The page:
New regulations issued by the Obama administration Thursday could affect how Kansas prisons handle sexual assaults.
The new regulations — under development since the passage of the 2003 Prison Rape Elimination Act, or PREA — include mandatory screening, enforcement and prevention regulations designed to reduce sexual assaults by staff and other inmates in prisons nationwide.
The regulations apply to federal prisons and detention facilities. But states that don’t adopt the policies will lose portions of Department of Justice grant funds.
Kansas Department of Corrections spokesman Jan Lunsford said they were aware of the new regulations, but did not have additional information to release about any future changes in Kansas prison operations.
The Obama regulations come a day after the release of a Bureau of Justice Statistics report finding that nearly 10 percent of those released from correctional facilities report being sexually assaulted.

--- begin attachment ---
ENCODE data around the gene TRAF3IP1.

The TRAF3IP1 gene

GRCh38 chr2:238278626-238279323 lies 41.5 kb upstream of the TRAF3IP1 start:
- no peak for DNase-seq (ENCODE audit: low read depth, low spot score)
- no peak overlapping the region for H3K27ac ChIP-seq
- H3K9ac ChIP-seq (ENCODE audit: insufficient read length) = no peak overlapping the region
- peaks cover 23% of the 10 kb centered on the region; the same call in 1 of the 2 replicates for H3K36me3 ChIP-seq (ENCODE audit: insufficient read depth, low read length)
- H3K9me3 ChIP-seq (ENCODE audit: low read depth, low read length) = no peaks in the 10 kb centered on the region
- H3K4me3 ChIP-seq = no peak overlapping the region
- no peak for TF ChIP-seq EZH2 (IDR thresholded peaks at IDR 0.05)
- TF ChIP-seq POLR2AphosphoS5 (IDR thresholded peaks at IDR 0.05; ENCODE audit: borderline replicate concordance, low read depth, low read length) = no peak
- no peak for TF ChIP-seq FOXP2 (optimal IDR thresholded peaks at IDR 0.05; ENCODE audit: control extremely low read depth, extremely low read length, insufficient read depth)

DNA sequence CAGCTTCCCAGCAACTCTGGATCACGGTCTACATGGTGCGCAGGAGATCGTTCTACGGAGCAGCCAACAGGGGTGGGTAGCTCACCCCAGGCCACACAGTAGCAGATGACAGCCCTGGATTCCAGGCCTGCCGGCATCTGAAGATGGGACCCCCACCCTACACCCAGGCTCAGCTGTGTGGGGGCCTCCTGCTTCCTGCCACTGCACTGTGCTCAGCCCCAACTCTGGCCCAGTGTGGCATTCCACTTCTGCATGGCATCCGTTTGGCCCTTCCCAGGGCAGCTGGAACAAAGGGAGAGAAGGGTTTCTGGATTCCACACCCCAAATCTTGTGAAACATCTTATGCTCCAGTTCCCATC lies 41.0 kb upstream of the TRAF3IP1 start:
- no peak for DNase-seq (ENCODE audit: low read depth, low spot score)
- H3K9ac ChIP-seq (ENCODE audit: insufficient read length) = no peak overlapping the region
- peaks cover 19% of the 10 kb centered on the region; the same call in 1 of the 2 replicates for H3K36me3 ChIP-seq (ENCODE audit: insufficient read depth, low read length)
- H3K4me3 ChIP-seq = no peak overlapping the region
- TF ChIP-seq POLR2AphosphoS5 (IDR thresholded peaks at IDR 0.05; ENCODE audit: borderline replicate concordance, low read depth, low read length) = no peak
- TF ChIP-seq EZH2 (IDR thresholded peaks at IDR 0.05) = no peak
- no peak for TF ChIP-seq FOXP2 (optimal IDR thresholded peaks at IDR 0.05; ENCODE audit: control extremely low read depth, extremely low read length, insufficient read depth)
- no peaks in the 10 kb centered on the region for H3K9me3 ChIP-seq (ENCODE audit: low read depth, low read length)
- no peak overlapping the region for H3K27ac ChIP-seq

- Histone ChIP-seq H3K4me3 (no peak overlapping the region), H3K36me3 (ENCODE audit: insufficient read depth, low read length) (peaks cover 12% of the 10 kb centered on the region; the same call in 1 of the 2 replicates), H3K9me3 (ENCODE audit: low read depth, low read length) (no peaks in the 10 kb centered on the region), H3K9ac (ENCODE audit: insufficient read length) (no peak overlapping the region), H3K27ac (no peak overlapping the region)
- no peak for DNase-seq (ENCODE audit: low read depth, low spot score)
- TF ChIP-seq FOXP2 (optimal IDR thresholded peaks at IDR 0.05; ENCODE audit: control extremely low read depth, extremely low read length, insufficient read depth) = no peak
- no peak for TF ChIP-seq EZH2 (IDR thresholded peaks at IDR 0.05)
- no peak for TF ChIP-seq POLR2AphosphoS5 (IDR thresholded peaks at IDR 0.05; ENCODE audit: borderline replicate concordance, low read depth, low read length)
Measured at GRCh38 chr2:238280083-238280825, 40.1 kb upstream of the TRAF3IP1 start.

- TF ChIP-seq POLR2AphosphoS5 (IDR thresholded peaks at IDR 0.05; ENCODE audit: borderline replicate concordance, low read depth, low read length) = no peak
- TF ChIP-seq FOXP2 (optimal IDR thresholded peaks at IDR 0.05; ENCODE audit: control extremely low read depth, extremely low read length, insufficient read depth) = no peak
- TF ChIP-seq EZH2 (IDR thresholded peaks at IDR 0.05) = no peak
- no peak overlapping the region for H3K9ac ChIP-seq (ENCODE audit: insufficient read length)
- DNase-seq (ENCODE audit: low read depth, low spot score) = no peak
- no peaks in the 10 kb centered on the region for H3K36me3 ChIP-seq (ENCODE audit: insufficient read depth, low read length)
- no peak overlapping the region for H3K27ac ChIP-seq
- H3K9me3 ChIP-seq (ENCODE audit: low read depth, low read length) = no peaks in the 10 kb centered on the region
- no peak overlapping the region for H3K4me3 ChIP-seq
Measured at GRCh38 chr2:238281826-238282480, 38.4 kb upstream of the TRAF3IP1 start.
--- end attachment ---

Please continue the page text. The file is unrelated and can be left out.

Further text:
A 2010 Journal-World article into sexual assaults in Kansas prisons found there were about 120 sexual assault allegations reported annually in Kansas prisons and juvenile detention centers during a four-year period. However, less than 14 percent of those allegations — made against staff and inmates — were substantiated by prison investigations.
The PREA regulations are a welcome step, say anti-rape advocates.
“We have fought long and hard for the PREA standards,” said Lovisa Stannow, executive director of the prison rights advocacy group Just Detention International. “They have the potential to cut prisoner rape dramatically.”
— The Associated Press contributed to this report.